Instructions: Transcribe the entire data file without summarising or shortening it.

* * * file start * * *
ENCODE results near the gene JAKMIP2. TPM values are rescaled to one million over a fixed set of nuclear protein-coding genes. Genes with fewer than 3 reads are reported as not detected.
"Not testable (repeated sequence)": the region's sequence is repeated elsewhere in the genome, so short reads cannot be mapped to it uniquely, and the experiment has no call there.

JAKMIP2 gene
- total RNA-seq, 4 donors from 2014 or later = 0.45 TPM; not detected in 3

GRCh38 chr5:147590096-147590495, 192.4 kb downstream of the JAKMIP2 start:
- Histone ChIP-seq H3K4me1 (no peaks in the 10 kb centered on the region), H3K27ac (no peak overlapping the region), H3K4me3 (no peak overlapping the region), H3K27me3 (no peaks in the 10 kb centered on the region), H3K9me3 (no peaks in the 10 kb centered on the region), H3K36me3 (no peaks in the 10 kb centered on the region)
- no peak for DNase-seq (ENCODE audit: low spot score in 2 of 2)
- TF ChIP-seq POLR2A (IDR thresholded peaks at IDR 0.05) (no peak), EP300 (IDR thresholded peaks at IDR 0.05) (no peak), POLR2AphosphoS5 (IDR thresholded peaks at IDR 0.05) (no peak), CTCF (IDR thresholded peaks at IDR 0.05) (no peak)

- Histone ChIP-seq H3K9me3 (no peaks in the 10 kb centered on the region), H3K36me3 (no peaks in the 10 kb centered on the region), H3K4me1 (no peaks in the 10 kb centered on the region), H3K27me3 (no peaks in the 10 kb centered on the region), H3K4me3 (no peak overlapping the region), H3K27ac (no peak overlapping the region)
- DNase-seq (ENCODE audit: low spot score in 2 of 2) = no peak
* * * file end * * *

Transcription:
ENCODE results near the gene JAKMIP2. TPM values are rescaled to one million over a fixed set of nuclear protein-coding genes. Genes with fewer than 3 reads are reported as not detected.
"Not testable (repeated sequence)": the region's sequence is repeated elsewhere in the genome, so short reads cannot be mapped to it uniquely, and the experiment has no call there.

JAKMIP2 gene
- total RNA-seq, 4 donors from 2014 or later = 0.45 TPM; not detected in 3

GRCh38 chr5:147590096-147590495, 192.4 kb downstream of the JAKMIP2 start:
- Histone ChIP-seq H3K4me1 (no peaks in the 10 kb centered on the region), H3K27ac (no peak overlapping the region), H3K4me3 (no peak overlapping the region), H3K27me3 (no peaks in the 10 kb centered on the region), H3K9me3 (no peaks in the 10 kb centered on the region), H3K36me3 (no peaks in the 10 kb centered on the region)
- no peak for DNase-seq (ENCODE audit: low spot score in 2 of 2)
- TF ChIP-seq POLR2A (IDR thresholded peaks at IDR 0.05) (no peak), EP300 (IDR thresholded peaks at IDR 0.05) (no peak), POLR2AphosphoS5 (IDR thresholded peaks at IDR 0.05) (no peak), CTCF (IDR thresholded peaks at IDR 0.05) (no peak)

- Histone ChIP-seq H3K9me3 (no peaks in the 10 kb centered on the region), H3K36me3 (no peaks in the 10 kb centered on the region), H3K4me1 (no peaks in the 10 kb centered on the region), H3K27me3 (no peaks in the 10 kb centered on the region), H3K4me3 (no peak overlapping the region), H3K27ac (no peak overlapping the region)
- DNase-seq (ENCODE audit: low spot score in 2 of 2) = no peak